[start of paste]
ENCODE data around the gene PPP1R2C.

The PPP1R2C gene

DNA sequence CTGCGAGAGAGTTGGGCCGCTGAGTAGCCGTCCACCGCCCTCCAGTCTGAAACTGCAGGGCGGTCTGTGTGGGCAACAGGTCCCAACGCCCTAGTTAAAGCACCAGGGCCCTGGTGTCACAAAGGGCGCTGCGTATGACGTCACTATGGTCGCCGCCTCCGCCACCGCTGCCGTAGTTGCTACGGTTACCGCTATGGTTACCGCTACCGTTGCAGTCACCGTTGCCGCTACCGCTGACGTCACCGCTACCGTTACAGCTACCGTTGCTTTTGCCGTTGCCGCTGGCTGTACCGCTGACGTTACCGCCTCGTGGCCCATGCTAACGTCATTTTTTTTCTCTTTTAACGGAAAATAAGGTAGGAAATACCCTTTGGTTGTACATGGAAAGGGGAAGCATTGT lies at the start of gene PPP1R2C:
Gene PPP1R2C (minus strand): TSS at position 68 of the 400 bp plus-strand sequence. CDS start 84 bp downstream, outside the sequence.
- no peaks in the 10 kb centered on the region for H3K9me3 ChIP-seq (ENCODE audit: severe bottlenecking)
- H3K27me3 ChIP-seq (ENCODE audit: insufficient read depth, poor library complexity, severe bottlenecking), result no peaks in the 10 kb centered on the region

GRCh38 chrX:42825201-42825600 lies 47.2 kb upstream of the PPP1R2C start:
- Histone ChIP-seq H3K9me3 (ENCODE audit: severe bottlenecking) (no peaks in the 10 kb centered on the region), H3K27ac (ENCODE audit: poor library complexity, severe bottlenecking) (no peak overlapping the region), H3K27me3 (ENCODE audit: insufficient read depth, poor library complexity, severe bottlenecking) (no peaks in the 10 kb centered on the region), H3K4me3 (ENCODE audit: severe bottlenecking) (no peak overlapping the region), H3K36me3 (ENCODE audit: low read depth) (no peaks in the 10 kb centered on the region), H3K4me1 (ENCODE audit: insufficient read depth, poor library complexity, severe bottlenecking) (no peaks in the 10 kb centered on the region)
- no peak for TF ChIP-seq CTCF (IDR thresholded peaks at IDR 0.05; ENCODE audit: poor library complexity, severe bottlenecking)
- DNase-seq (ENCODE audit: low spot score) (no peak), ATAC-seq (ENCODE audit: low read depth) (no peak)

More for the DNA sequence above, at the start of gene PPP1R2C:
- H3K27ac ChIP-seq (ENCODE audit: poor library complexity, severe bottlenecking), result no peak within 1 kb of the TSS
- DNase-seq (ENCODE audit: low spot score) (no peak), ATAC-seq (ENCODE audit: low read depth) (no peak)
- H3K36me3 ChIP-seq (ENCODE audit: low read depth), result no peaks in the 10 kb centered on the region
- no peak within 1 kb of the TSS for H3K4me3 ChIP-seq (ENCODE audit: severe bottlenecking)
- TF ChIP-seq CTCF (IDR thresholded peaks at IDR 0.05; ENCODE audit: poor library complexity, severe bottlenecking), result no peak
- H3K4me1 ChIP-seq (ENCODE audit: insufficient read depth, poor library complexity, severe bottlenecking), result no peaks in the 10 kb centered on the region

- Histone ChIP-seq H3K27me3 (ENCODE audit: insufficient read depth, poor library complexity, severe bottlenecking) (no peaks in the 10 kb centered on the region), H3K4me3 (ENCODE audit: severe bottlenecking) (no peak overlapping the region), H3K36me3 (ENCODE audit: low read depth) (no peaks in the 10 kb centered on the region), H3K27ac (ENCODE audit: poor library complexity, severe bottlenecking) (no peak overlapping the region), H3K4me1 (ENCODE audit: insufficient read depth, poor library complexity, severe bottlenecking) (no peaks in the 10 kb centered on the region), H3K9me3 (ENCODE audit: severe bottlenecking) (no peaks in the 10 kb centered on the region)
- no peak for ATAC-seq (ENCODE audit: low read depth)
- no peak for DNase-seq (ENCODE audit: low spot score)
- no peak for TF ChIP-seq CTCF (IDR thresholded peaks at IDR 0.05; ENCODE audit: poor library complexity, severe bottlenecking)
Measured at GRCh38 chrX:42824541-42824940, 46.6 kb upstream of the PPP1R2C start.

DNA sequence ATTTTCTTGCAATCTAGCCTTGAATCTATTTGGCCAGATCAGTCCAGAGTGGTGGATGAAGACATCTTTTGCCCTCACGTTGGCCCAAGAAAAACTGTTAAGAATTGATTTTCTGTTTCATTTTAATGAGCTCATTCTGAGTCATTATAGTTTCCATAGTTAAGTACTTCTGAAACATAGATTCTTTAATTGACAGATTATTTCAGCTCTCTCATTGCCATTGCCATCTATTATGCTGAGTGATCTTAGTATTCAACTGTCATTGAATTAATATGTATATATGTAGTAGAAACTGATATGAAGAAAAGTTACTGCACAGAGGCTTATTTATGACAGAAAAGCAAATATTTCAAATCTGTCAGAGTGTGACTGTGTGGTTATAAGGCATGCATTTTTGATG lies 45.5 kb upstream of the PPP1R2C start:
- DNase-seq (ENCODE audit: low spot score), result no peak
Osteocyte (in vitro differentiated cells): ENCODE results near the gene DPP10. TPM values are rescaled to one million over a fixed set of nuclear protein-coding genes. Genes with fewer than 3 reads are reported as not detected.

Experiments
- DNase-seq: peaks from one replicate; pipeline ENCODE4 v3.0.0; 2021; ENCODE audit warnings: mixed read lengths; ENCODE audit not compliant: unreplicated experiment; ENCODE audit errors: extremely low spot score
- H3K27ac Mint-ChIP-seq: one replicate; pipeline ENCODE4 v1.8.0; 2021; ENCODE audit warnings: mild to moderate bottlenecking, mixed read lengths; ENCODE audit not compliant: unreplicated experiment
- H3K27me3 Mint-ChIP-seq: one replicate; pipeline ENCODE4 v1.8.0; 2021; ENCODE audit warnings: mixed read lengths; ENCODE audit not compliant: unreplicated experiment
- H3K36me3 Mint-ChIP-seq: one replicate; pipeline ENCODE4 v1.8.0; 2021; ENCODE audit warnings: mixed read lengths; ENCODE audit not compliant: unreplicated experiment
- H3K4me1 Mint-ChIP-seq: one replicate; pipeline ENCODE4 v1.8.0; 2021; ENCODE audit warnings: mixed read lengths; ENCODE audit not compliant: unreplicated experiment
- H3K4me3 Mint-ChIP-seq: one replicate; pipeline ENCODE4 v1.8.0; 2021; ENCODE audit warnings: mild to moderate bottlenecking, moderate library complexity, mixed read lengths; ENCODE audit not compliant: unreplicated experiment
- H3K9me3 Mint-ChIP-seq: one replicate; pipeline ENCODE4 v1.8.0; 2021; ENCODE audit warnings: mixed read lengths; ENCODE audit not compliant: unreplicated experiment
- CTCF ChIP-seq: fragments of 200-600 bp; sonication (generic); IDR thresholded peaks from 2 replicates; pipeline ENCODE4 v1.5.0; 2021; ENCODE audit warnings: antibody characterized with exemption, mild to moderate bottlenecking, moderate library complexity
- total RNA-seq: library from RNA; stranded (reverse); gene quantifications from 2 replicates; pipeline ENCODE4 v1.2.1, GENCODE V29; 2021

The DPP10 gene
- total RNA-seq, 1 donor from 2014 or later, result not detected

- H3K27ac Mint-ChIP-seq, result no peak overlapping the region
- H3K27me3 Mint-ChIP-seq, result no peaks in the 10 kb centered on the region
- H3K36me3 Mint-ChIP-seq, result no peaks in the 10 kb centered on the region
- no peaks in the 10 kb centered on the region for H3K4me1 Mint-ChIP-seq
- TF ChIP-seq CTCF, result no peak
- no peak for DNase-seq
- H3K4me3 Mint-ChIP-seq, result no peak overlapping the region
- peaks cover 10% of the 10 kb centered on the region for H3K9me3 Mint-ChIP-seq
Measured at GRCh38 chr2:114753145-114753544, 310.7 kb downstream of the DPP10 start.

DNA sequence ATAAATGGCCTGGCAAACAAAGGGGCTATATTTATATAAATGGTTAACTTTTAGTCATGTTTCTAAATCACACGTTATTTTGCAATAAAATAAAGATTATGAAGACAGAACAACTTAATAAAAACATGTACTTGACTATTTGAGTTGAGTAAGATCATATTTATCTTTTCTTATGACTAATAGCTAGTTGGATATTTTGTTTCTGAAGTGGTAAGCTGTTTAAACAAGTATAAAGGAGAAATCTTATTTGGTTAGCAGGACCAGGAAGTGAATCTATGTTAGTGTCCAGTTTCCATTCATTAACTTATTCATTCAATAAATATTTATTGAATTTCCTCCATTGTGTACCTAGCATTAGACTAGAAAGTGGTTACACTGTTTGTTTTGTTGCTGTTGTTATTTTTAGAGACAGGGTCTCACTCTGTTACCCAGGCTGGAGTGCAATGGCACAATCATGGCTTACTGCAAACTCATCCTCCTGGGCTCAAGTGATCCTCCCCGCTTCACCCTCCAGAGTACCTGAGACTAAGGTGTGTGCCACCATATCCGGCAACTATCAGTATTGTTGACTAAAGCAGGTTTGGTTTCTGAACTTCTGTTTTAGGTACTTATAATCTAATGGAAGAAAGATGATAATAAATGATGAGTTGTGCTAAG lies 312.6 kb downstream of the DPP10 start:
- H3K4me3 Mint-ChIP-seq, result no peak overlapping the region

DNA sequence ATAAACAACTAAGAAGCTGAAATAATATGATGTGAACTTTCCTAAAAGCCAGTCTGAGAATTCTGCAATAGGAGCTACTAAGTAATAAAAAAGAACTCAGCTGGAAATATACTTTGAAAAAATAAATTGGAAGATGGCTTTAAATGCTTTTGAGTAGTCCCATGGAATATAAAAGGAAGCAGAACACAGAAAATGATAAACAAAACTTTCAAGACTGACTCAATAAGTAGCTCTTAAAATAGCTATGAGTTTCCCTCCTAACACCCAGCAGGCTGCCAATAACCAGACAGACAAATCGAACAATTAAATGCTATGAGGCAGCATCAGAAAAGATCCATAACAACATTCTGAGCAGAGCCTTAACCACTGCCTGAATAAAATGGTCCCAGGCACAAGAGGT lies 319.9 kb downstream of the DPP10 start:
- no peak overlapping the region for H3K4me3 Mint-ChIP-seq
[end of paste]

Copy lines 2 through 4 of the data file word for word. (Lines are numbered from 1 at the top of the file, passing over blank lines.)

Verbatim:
The PPP1R2C gene

DNA sequence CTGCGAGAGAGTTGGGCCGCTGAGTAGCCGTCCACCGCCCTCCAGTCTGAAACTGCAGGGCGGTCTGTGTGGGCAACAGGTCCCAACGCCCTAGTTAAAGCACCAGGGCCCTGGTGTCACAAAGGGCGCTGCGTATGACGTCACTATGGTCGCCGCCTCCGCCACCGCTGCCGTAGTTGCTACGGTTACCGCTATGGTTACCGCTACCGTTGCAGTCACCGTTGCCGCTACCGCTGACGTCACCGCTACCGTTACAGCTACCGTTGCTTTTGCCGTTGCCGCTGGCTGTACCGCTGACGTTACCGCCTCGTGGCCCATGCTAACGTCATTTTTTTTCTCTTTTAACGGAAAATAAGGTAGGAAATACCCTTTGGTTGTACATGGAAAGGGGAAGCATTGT lies at the start of gene PPP1R2C:
Gene PPP1R2C (minus strand): TSS at position 68 of the 400 bp plus-strand sequence. CDS start 84 bp downstream, outside the sequence.